Despite having been in her role less than a year, Katie is already an integral part of the team at our Bestwood Quarry, helping to trial innovative new technologies to boost the site’s output and maximise efficiency. She explains what a typical day involves.
We start work early at the quarry to make the most of the daylight. When I arrive, I head into the office for our morning team briefing with the site supervisor.
Before anyone goes on site, we all sit down and talk through our plans for the day. This gives us chance to identify any challenges we might face, assign roles and responsibilities, and run through our daily safety briefing .
I walk down to site with the other members of my team. Between them, they have more than a century of experience, so I try to take in everything they say to me. I only started working with Tarmac in May this year, having spent the last 10 years working as a stonemason in my family’s business, so have really enjoyed getting stuck in and learning new skills.
Before we start work, we carry out a series of pre-checks on all the machinery. I work across all sorts of equipment in the quarry and the variety is one of the things I love most about my job. Today I’ll be operating the loading shovel that feeds the hopper which grades the aggregates we quarry into groups of different sizes.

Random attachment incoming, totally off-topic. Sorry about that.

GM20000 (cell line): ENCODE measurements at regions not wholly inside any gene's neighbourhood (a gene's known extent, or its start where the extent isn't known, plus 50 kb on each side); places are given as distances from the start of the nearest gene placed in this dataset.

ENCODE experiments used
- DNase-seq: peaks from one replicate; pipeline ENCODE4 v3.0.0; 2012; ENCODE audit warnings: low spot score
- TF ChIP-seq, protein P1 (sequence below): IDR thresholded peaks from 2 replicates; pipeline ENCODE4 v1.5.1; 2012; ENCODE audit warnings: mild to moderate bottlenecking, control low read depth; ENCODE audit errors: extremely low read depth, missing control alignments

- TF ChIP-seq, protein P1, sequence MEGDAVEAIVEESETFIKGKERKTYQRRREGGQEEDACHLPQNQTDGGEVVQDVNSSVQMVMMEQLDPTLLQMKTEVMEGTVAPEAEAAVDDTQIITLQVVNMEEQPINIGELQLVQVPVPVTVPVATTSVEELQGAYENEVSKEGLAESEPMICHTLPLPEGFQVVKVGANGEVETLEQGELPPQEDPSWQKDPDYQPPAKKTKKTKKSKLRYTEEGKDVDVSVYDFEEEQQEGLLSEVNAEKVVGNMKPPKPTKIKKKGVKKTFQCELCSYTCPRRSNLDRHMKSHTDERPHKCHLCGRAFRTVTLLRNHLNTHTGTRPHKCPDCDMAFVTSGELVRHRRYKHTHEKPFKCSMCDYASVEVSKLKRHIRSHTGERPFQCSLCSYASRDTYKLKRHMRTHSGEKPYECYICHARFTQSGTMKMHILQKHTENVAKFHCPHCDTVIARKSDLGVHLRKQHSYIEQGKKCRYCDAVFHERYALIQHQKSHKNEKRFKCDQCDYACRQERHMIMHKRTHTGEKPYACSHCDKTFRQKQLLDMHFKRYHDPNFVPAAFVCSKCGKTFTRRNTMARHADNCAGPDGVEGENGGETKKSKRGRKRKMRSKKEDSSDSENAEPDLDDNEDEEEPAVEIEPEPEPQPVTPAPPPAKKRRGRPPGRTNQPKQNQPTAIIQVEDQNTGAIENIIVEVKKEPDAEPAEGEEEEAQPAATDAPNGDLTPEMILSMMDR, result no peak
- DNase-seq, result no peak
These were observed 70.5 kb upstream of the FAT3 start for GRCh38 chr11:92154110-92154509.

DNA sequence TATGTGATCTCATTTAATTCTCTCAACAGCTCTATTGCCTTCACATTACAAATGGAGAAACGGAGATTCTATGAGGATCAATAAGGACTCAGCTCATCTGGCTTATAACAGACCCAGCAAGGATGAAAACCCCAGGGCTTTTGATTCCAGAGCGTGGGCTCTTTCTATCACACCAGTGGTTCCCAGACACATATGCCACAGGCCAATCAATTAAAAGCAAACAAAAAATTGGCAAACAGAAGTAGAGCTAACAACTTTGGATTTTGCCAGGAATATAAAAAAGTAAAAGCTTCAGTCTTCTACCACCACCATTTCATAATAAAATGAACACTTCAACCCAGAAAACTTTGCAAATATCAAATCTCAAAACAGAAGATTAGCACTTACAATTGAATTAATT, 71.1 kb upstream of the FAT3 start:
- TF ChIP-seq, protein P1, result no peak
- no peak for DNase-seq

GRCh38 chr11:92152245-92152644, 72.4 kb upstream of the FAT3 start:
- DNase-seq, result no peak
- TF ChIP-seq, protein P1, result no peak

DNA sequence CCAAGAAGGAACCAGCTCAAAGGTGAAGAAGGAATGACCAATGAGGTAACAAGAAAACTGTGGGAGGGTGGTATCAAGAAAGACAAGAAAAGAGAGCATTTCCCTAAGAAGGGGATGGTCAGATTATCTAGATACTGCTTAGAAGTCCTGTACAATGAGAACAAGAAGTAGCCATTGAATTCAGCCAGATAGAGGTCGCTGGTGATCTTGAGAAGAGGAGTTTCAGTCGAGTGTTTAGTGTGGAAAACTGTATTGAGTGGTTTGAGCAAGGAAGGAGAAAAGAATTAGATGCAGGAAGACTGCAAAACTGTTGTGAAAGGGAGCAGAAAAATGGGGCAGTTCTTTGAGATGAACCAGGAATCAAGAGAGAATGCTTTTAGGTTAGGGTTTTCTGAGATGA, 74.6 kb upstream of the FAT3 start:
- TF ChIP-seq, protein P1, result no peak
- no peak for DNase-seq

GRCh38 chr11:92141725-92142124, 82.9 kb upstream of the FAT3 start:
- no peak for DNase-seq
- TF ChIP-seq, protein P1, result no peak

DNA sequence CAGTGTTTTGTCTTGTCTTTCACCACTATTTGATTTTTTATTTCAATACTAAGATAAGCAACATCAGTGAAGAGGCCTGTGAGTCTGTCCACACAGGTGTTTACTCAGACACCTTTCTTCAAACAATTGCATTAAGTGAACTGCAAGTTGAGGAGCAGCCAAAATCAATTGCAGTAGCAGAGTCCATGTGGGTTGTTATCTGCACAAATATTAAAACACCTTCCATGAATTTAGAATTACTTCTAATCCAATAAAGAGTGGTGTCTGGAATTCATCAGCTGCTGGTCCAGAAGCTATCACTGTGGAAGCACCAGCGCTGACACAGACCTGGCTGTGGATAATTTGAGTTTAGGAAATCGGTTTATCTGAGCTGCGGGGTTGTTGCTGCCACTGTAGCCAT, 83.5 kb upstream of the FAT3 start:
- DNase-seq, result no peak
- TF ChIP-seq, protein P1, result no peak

Mid-morning I head back up to the site office to cover the weighbridge supervisor while she takes her break. It’s a really important task and there are lots of codes for all the different load types, so I have to concentrate pretty hard. We’re currently trialling some new weighbridge software that lets you track the vehicles, meaning you can plan ahead if they’re going to arrive late.
Once I’ve handed the weighbridge back to the supervisor, I collect our maintenance tablet from the office and check what tasks we are due to carry out today. It generates a list of jobs that each have to be signed off as they are completed. This makes sure that all our machinery is in full working order and guarantees that each individual operative takes responsibility for maintaining the plant.
After this, it’s back to the office to do some admin using another new piece of software. It lets us track the quarry’s tonnage per hour using a live spreadsheet system. This monitors any breakdowns that might impact us reaching our targets and delivery for customers. The system also generates a monthly report that helps us to identify any trends in breakdowns or output slowdowns so that we can make sure our processes are all as efficient as possible.
At the end of each day I sit down with the quarry manager for a briefing as I’m the site’s safety representative. We chat about our current emergency procedure. Every Tarmac quarry has a bespoke emergency procedure in place, and we’re constantly reviewing and updating our processes to ensure we’re mitigating risk wherever possible and working in line with the most stringent industry safety standards.
It’s been a busy day, but I definitely prefer it that way! I get so much satisfaction from knowing that I’m helping the company to find innovative new ways of working to refine our processes and maximise our outputs.